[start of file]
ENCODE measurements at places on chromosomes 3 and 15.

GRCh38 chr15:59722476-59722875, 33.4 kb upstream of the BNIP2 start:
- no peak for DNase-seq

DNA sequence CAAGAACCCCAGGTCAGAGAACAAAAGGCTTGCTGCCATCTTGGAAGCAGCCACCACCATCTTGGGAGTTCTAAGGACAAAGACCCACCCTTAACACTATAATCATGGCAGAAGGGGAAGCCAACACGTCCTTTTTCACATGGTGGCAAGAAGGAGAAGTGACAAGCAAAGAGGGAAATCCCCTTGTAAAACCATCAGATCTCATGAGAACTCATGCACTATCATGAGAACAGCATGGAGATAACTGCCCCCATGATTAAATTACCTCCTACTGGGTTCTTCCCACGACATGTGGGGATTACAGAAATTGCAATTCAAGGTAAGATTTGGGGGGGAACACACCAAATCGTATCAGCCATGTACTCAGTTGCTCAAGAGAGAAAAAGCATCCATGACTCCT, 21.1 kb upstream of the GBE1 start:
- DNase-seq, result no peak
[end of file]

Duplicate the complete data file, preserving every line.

ENCODE measurements at places on chromosomes 3 and 15.

GRCh38 chr15:59722476-59722875, 33.4 kb upstream of the BNIP2 start:
- no peak for DNase-seq

DNA sequence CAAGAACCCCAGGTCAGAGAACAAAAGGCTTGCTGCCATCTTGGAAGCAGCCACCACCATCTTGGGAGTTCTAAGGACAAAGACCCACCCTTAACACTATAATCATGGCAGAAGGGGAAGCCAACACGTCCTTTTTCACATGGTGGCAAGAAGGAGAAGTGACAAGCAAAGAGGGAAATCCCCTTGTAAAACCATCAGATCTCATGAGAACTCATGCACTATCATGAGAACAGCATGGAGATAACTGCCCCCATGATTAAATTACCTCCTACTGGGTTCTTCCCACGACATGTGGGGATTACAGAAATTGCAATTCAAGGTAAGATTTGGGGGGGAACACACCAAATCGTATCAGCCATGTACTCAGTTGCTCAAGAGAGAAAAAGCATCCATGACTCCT, 21.1 kb upstream of the GBE1 start:
- DNase-seq, result no peak